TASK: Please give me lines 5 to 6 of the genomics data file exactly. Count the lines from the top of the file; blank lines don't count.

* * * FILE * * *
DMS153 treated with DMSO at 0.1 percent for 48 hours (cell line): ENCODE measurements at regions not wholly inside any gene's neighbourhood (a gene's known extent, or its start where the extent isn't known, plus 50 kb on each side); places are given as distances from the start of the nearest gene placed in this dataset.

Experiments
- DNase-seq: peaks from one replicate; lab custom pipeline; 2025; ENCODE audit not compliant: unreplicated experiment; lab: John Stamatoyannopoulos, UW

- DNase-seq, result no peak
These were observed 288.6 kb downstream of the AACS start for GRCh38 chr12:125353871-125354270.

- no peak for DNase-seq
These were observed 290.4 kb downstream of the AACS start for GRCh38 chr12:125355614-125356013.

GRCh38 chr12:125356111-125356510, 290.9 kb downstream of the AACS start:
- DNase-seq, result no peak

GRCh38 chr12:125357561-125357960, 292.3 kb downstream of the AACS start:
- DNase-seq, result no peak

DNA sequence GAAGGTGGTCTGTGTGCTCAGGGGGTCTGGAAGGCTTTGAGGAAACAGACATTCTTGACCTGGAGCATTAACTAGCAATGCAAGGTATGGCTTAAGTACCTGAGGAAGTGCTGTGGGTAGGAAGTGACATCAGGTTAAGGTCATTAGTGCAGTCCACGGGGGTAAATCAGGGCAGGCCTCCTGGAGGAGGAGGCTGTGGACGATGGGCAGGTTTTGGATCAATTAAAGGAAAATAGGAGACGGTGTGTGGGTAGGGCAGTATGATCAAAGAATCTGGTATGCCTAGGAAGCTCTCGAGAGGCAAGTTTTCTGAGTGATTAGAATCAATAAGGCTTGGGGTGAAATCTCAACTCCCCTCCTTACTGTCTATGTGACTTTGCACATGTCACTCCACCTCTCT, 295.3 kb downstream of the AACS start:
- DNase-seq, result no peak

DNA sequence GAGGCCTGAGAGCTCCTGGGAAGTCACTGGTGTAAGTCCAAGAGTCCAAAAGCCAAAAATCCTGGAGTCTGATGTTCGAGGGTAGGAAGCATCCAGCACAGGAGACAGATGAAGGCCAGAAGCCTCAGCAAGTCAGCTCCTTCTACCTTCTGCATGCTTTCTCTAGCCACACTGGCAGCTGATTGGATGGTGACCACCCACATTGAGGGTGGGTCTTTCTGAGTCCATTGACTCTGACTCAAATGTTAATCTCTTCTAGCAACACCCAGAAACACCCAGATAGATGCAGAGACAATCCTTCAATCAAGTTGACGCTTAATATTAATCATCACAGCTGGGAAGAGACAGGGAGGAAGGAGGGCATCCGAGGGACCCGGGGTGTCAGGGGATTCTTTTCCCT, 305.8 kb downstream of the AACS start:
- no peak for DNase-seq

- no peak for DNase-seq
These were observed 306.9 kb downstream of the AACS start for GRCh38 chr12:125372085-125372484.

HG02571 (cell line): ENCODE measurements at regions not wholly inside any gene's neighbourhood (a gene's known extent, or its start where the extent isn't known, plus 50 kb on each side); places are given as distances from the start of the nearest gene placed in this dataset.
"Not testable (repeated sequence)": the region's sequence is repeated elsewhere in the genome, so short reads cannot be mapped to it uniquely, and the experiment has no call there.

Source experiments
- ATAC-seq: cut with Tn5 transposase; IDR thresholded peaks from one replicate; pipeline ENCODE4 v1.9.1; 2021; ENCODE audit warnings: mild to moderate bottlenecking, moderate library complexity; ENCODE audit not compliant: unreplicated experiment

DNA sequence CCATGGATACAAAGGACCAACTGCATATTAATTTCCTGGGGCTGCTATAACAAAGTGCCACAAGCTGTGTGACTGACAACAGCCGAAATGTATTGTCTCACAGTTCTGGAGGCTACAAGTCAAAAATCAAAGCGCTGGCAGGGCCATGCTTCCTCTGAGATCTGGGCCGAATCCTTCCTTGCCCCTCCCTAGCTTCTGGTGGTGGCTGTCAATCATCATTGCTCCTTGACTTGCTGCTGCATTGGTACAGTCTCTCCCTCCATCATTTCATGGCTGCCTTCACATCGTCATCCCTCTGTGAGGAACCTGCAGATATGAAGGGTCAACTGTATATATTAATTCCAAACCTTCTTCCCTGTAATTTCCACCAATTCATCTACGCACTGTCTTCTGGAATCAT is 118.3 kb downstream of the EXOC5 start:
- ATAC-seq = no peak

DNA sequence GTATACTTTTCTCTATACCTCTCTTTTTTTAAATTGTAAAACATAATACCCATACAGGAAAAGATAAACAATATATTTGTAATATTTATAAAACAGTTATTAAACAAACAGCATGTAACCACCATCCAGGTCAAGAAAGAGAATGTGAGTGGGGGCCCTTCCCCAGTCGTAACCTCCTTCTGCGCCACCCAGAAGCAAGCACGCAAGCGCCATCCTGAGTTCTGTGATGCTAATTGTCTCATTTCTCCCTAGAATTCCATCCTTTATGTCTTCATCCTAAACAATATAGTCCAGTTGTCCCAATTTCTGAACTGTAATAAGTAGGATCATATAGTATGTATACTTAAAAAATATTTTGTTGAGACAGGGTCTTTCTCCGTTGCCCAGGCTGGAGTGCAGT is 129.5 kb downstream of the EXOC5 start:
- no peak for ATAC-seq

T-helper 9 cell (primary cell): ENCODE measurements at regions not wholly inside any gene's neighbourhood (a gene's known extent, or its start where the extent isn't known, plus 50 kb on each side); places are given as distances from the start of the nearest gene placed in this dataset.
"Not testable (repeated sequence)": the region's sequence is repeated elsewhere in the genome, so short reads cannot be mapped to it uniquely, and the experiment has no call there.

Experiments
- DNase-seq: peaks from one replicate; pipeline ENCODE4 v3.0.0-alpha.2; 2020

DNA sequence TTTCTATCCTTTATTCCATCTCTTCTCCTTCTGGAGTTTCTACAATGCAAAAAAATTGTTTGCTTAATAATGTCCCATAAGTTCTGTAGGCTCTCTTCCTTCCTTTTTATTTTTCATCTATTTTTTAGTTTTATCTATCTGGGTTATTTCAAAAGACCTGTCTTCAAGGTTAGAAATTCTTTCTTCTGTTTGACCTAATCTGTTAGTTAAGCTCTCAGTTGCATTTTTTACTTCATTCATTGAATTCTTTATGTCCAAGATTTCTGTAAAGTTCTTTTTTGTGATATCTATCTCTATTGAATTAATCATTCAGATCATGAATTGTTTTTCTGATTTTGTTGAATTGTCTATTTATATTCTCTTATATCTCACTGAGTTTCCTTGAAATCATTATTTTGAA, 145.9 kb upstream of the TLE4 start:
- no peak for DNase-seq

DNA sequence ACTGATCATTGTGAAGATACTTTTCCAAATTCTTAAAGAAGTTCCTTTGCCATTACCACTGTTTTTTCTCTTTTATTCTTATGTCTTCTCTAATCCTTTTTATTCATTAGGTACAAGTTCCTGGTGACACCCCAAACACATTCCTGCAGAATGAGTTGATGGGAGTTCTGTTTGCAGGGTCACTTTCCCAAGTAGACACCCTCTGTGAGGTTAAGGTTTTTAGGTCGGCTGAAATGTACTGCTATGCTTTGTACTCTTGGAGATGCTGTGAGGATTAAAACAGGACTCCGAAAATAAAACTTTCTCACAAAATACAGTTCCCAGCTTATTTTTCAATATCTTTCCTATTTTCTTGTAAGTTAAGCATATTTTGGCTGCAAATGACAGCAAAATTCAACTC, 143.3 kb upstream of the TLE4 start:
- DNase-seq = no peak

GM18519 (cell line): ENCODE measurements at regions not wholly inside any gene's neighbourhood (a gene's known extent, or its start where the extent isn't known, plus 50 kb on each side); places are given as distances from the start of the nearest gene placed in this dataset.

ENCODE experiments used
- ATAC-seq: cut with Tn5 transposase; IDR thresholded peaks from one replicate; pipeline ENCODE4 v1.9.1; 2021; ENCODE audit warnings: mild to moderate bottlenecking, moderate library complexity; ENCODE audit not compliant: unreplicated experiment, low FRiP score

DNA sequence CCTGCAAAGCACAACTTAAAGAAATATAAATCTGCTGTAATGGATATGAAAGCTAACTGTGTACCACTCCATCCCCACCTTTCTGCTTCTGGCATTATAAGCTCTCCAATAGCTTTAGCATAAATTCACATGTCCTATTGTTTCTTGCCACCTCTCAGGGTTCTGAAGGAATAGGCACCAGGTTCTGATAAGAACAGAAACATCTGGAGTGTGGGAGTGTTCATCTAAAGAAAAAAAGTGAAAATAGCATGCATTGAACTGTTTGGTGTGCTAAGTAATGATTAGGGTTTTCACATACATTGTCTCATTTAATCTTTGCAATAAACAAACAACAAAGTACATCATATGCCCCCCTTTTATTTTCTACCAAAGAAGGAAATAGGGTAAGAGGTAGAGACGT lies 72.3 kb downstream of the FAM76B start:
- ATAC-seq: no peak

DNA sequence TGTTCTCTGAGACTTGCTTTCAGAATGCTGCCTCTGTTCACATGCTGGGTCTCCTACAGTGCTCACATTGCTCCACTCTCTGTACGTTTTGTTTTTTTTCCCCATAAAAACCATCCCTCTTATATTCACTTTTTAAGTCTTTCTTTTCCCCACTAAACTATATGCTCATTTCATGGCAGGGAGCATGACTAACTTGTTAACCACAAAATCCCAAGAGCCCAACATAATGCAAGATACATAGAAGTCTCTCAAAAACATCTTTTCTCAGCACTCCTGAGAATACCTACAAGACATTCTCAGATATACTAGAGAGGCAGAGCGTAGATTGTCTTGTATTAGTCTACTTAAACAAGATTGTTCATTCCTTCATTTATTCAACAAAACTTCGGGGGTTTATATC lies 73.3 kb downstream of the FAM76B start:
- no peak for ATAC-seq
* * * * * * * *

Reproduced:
These were observed 288.6 kb downstream of the AACS start for GRCh38 chr12:125353871-125354270.

- no peak for DNase-seq